NINE ORIGINAL COPPER PLATES TO THE IMPORTANT SURVEYING OF INDIA. James Rennell (1742-1830) has been called ‘the father of Indian surveying (Gole). Born in Devon he went to India as part of the Royal Navy. After leaving the Navy he joined the East India Company as a surveyor. In 1767 the Board of Directors of the company in London wrote “So much depends on accurate surveys … that we have employed everybody on this service who could be spared … we have appointed Captain Rennell, a young man of distinguished merit in this branch, Surveyor General, and directed him to form one general chart from those already made” (Gole).
Ill health forced him to return to London where he continued to work on the maps and field sketches arriving from India. Rennell’s published with little help from the East India Company the ‘Bengal Atlas’ in 1779 with nine large maps. It was expanded the following year and again a year later. It remained the standard of the region for the next forty years. “By 1782 he had been able to collect sufficient material to publish a large map of Hindoostan’ (Gole). It was issued along with a Memoir outlining the sources used. The large map was entirely redrawn in 1788 to incorporate all the new information received in the meantime. It is three of the four copper plates engraved for this which are offered here, that of the north east is lacking.
The next major name in Indian cartography is William Lambton (c.1753-1823). He served in the American Revolution reputedly being taken prisoner at Yorktown. He transferred from Canada to the East Indies in 1796. In 1799 Lambton suggested that “a trigonometrical survey connecting the Malabar and Coromandel coasts. Lambton stressed to the government the practical benefits … it would provide an extendable lattice …” (ODNB). He began by “measuring a base-line at St Thomas’s Mount, Madras, in 1802” (ODNB) seen on one of the plates offered. Gradually working his way east to west he drew another base-line in 1804 at Bangalore which is also shown. Four of the original copper plates from this survey are offered here, those pairs stretching from east to west from 8 degrees north to 10 degrees 10 minutes and 12 degrees 30 minutes to 14 degrees 45 minutes north. It takes in the coastal cities of Madras and Mangalore and extends south to take in the Cape Cormorin peninsula. This work eventually was renamed the ‘Great Trigonometrical Survey’.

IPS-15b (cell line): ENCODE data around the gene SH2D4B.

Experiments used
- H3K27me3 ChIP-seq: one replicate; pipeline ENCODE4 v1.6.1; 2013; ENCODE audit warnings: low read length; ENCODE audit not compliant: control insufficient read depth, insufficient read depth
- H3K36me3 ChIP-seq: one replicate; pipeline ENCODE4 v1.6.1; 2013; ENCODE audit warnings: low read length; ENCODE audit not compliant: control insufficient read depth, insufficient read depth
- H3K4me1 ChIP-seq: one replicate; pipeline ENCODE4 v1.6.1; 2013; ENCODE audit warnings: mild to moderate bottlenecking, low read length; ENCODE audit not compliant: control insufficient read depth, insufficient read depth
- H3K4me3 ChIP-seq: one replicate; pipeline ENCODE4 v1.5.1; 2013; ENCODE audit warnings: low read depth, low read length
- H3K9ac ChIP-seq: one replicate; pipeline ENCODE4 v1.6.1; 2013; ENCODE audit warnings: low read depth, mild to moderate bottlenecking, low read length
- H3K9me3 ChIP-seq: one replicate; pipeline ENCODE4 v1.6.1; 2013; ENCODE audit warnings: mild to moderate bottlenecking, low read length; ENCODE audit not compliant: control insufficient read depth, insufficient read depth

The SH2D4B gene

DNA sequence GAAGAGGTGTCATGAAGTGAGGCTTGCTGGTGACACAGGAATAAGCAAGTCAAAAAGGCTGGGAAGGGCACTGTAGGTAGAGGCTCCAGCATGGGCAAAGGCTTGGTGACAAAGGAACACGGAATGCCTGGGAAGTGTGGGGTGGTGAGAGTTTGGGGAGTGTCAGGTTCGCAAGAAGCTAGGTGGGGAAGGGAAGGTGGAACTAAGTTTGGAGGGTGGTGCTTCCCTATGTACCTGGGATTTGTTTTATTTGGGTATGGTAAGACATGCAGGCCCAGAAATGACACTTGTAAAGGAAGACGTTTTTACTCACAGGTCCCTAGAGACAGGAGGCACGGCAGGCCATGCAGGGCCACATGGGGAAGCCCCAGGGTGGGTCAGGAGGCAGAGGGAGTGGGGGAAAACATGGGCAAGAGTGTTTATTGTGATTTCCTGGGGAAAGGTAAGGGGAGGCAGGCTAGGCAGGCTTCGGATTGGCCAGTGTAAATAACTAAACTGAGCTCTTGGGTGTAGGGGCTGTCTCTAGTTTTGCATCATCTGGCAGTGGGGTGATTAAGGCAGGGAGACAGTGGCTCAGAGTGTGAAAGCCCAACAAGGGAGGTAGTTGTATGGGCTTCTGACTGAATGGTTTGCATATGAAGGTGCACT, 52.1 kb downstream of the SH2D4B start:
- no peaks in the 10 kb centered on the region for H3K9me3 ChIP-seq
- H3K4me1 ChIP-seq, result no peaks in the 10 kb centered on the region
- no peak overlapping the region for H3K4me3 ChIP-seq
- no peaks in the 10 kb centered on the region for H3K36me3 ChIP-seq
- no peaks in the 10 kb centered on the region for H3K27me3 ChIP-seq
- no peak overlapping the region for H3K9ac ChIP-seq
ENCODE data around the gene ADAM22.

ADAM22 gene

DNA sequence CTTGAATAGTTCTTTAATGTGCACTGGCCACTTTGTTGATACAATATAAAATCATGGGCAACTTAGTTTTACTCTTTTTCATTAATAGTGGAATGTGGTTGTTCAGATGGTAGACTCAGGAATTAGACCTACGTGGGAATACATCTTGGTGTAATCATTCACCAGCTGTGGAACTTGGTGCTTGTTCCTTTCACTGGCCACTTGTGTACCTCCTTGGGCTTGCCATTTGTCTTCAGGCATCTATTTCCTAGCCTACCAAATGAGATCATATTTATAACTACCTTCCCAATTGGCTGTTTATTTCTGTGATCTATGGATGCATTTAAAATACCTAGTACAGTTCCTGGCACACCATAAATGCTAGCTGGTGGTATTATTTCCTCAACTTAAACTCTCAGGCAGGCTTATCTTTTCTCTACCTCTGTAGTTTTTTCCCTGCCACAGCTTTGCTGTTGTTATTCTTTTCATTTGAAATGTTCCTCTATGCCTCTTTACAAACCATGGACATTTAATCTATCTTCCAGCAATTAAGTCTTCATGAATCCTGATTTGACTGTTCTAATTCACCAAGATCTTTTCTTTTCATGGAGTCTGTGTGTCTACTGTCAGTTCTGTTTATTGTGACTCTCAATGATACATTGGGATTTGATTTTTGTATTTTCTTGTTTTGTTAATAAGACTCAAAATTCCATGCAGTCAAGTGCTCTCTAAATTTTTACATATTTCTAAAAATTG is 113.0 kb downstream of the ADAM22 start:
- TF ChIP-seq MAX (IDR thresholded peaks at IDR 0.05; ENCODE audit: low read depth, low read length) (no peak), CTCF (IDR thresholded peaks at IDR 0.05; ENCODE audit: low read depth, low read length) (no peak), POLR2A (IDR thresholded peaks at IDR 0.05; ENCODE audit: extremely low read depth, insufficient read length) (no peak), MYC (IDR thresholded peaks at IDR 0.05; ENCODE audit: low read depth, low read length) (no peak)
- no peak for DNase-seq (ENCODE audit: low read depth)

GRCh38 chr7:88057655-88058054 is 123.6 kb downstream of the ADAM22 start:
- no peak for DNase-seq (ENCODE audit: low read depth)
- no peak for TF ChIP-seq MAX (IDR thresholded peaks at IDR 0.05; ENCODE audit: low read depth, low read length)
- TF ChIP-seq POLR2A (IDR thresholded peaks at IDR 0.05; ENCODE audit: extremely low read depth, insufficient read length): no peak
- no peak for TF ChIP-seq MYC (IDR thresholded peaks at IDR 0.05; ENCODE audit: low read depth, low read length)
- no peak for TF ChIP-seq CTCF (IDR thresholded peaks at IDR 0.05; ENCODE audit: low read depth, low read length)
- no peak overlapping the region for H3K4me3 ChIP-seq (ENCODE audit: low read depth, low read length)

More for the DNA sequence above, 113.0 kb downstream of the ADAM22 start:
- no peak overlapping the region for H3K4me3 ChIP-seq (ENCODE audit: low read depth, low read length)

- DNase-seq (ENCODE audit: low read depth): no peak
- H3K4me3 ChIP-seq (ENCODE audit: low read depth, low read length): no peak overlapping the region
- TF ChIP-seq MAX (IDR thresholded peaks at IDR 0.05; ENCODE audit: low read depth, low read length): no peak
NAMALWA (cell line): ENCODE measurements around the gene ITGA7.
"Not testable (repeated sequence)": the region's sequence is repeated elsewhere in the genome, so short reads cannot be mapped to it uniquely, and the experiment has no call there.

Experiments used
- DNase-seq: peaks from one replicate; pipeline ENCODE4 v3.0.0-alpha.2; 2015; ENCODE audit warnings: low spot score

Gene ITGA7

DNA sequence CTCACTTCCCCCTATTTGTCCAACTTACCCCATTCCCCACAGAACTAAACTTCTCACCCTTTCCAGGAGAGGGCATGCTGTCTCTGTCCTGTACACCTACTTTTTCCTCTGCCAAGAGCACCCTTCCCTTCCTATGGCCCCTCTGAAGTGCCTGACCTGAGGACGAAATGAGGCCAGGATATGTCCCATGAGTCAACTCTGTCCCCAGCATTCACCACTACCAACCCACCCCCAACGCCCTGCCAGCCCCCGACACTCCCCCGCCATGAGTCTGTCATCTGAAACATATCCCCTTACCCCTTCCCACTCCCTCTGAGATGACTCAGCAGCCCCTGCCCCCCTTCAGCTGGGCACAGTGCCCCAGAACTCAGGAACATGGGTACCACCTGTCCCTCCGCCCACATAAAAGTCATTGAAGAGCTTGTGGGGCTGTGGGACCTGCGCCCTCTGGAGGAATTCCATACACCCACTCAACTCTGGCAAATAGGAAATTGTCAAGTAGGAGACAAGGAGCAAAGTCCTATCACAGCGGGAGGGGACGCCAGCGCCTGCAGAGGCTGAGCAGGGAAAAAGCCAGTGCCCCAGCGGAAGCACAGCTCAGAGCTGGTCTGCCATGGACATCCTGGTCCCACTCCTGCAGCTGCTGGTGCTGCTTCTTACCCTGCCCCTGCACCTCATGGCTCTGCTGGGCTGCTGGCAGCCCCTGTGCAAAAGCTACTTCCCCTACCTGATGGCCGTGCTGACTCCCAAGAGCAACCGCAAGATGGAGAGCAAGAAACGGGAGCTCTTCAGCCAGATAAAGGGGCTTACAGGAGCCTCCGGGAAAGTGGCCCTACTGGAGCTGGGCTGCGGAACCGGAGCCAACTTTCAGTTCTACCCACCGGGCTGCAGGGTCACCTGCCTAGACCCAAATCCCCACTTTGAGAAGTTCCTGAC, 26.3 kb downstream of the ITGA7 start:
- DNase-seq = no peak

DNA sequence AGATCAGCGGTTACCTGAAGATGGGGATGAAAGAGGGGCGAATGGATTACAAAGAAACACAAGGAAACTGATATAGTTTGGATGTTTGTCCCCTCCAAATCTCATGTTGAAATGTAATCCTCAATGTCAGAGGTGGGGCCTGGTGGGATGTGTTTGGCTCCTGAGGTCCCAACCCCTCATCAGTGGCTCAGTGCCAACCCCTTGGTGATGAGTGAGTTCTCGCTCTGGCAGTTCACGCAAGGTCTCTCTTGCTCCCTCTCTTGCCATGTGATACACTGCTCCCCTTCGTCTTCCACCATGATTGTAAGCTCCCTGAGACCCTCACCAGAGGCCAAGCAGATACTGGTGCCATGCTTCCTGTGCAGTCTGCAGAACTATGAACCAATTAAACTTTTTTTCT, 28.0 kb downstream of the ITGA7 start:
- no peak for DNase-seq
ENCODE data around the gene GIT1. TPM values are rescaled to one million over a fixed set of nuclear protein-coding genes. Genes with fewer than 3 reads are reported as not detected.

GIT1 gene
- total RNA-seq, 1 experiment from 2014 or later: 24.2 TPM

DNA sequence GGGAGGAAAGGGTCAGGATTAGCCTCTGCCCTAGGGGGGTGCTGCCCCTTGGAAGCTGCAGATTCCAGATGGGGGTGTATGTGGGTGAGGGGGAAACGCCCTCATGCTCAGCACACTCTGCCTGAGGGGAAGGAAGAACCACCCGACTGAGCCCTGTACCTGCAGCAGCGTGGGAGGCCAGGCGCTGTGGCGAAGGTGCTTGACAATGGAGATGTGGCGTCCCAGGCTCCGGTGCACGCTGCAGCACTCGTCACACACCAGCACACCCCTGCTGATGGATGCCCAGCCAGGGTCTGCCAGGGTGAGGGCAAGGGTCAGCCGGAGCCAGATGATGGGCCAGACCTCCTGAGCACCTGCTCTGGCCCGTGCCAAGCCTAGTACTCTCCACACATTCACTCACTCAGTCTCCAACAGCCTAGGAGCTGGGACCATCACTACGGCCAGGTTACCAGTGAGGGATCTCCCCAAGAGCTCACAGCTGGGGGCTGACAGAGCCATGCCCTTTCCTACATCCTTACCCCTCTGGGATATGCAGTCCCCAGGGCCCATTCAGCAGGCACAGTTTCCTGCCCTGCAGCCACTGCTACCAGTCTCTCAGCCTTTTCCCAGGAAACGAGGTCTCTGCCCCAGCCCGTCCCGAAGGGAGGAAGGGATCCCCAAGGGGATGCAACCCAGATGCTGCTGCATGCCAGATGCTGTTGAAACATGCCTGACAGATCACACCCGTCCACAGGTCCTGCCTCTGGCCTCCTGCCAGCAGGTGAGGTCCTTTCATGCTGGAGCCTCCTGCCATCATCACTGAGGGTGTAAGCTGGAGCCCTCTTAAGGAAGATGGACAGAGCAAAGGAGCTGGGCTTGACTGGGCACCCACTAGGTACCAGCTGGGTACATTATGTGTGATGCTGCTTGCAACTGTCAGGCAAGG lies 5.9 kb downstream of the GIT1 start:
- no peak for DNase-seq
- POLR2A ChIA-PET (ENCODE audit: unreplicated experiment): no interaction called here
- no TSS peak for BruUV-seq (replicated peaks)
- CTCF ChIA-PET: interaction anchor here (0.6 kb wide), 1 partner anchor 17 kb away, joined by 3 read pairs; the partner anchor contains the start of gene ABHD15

The group is finished with two complete maps in single sheets. The first is one of the maps from the original edition of Rennell’s ‘Bengal Atlas’ in 1780, that of Oude and Allahabad. The second is a ‘Sketch of the principal Triangles extending over that part of the Nizam’s Dominions’ published in 1827 by Captain George Everest who took over the Great Trigonometrical Survey and devoted his life to extending it northwards to the Himalayas. Some of the plates bear the stamp mark of the manufacturers Willm. Pontifex & Co. of Shoe Lane, London. They are described by the British Museum as having been started by William Pontifex (1766-1851) who joined in partnership with Richard Jones in 1788 before being sold in 1887.
The availability of original copper plates for printed maps is an extremely rare occurrence. Once in a while a small insignificant copper plate appears on the market, but to find one of great importance is very special. Of note in this regard was the appearance of ONE of the copper plates to the so called multi-sheet Copper plate Plan of London c.1559. This was sold at a Sotheby’s auction on 23 July 1985 for £50,000. Prior to that ONE copper plate of the multi-sheet Christopher Saxton wall map of England and Wales c.1580 appeared on the market in 1979 for £28,000! Provenance: scrap metal merchant in London since the 1950s. Gill, Brinda (2000) ‘The Big Man’, in ‘Mercator’s World’ vol. 5 no. 4 pp. 24-7; Edney (1997) ‘Mapping an Empire: The Geographical Construction of British India, 1765-1843’; Gole (1978) pp. 75-83, nos. 82j & 86; ODNB; Shirley (2004) ‘Atlases in the British Library’ T.Ren 1a no. 10; Tooley Dictionary.